Bidis and Kreteks
- Bidis are small, thin hand-rolled cigarettes imported to the United States primarily from India and other Southeast Asian countries. They consist of tobacco wrapped in a tendu or temburni leaf (plants native to Asia), and may be secured with a colorful string at one or both ends. Bidis can be flavored (e.g., chocolate, cherry, and mango) or unflavored.1,2
- Kreteks—sometimes referred to as clove cigarettes—are imported from Indonesia and typically contain a mixture of tobacco, cloves, and other additives.3,4
- Bidis and kreteks have higher concentrations of nicotine, tar, and carbon monoxide than conventional cigarettes sold in the United States.1,3,5,6
- Neither bidis nor kreteks are safe alternatives to conventional cigarettes.4,5
Because of the low prevalence of use, a limited amount of research on the long-term health effects of bidis has been conducted in the United States.7 However, research studies from India indicate that bidi smoking is associated with cancer and other health conditions.2
- Smoke from a bidi contains 3 to 5 times the amount of nicotine as a regular cigarette and places users at risk for nicotine addiction.7
- Bidi smoking increases the risk for oral cancer, lung cancer, stomach cancer, and esophageal cancer.6,8,9,10
- Bidi smoking is associated with a more than threefold increased risk for coronary heart disease and acute myocardial infarction (heart attack).6,11
- Bidi smoking is associated with emphysema10 and a nearly fourfold increased risk for chronic bronchitis.6
Because of the low prevalence of use, a limited amount of research on the long-term health effects of kreteks has been conducted in the United States. However, research studies from Indonesia indicate that kretek smoking is associated with lung problems.
- Kretek smoking is associated with an increased risk for acute lung injury (i.e., lung damage that can include a range of characteristics such as decreased oxygen, fluid in the lungs, leakage from capillaries, and inflammation), especially among susceptible individuals with asthma or respiratory infections.4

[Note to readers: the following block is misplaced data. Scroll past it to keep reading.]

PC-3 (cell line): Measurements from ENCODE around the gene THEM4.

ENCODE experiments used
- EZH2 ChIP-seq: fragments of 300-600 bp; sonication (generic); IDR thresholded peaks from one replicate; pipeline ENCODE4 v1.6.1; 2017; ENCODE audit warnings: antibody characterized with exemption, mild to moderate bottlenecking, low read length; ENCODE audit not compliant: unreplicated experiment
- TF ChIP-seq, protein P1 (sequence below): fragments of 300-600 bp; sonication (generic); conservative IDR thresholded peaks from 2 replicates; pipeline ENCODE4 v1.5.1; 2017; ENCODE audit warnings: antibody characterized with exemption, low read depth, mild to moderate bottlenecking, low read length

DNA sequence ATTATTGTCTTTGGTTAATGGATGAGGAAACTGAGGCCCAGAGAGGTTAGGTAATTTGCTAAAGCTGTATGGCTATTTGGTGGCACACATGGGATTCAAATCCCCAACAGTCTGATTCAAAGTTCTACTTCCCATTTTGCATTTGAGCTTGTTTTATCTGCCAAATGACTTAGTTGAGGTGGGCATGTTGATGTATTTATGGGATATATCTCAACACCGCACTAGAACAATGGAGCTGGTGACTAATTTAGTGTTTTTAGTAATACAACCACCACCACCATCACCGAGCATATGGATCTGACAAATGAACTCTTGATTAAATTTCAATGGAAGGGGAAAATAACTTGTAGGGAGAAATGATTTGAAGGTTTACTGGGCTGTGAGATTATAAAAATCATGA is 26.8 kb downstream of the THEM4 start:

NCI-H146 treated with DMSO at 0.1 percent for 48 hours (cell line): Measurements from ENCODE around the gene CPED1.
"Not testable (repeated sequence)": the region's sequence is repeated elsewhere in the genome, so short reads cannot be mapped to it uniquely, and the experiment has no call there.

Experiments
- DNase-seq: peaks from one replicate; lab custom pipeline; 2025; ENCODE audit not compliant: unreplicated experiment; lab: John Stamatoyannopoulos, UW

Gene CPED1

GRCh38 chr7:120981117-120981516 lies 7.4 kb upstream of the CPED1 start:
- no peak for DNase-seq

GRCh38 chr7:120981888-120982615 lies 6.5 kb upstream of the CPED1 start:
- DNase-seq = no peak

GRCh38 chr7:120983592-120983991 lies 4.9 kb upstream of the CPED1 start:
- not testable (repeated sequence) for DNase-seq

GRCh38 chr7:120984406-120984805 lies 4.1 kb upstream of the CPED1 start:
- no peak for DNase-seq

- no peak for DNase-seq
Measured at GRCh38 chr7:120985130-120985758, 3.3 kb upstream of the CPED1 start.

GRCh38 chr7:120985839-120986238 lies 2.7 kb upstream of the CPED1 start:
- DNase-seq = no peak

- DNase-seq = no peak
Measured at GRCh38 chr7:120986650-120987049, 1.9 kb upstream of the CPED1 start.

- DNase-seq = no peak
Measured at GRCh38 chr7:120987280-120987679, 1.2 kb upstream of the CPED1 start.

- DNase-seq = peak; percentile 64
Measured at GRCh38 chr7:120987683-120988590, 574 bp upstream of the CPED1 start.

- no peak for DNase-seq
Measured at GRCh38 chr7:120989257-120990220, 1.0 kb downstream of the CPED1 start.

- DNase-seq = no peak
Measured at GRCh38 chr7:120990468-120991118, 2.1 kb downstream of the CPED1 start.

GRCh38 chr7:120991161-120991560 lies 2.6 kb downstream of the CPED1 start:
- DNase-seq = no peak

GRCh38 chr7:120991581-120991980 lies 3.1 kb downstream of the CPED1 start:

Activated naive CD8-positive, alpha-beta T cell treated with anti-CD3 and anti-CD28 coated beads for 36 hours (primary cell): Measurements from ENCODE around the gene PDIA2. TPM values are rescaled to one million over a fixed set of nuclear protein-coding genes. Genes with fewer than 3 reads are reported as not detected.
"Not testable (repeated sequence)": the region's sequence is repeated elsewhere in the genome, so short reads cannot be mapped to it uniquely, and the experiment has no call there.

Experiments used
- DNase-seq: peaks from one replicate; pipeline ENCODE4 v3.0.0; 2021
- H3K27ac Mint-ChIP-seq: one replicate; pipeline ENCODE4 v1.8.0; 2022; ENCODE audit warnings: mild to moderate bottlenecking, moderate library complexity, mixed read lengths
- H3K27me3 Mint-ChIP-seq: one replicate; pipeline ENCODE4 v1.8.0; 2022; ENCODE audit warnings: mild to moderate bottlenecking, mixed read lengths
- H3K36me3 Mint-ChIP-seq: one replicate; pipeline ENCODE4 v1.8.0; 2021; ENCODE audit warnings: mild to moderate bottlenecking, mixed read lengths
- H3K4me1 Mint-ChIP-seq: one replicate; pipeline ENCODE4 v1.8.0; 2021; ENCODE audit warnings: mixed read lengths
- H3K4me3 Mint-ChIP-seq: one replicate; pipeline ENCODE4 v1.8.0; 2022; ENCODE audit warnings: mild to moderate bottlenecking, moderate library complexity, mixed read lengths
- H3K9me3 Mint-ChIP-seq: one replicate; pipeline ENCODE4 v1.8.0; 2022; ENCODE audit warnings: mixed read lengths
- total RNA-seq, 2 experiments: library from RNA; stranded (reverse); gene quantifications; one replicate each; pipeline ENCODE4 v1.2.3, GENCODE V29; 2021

- Regular kretek smokers have 13 to 20 times the risk for abnormal lung function (e.g., airflow obstruction or reduced oxygen absorption) compared with nonsmokers.12
Percentage of U.S. students who were current bidi smokers in 200913
- 1.6% of all middle school students
- 1.2% of female middle school students
- 2.0% of male middle school students
- 2.4% of all high school students
- 2.1% of female high school students
- 2.7% of male high school students
Percentage of U.S. students who were current kretek smokers in 200913
- 1.2% of all middle school students
- 0.7% of female middle school students
- 1.6% of male middle school students
- 2.4% of all high school students
- 1.9% of female high school students
- 2.9% of male high school students
-Current smokers are defined as persons who reported smoking 1 or more bidis or kreteks in the 30 days preceding the survey.
- Centers for Disease Control and Prevention. Bidi Use Among Urban Youth—Massachusetts, March–April 1999. Morbidity and Mortality Weekly Report [serial online]. 1999;48(36):796–799 [accessed 2011 Feb 15].
- Bidi Cigarettes: An Emerging Threat to Adolescent Health. Archives Pediatrics & Adolescent Medicine. 2000;154:1187–1189 [cited 2011 Feb 15].
- Clove Cigarette Smoking: Biochemical, Physiological, and Subjective Effects. Pharmacology Biochemistry and Behavior. 2003;74:739–745 [cited 2011 Feb 15].
- World Health Organization. Tobacco: Deadly in Any Form or Disguise.
[PDF–144 KB] Geneva: World Health Organization, 2006 [accessed 2011 Feb 15].
- Determination of the Tar, Nicotine, and Carbon Monoxide Yields in the Smoke of Bidi Cigarettes. Nicotine & Tobacco Research. 2003;5(5):747–753 [cited 2011 Feb 15].
- Bidi Smoking and Health. Public Health 2000;114:123–127 [cited 2011 Feb 15].
- Bidi Cigarette Use Among Young Adults in 15 States. Preventive Medicine 2004;39:207–11 [cited 2011 Feb 15].
- Bidi Smoking and Oral Cancer: A Meta-Analysis. International Journal of Cancer 2003;106:600–604 [cited 2011 Feb 15].
- Risk Factors for Cancer of the Oesophagus in Kerala, India. International Journal of Cancer. 1991;49:485–489 [accessed 2011 Feb 15].
- Gupta PC, Asma S. Bidi Smoking and Public Health. [PDF–144 KB] New Delhi: Ministry of Health and Family Services, Government of India, 2008 [accessed 2011 Feb 15].
- Risk Factors for Acute Myocardial Infarction in Indians: A Case-Control Study. Lancet 1996;348:358–363 [cited 2011 Feb 15].
- Environmental and Occupational Lung Diseases in Indonesia. Respirology 1996;1:85–93 [accessed 2011 Feb 15].
- Centers for Disease Control and Prevention. Tobacco Use Among Middle and High School Students—United States, 2000–2009. Morbidity and Mortality Weekly Report 2010;59(33):1063–8 [accessed 2011 Feb 15].
For Further Information
Centers for Disease Control and Prevention
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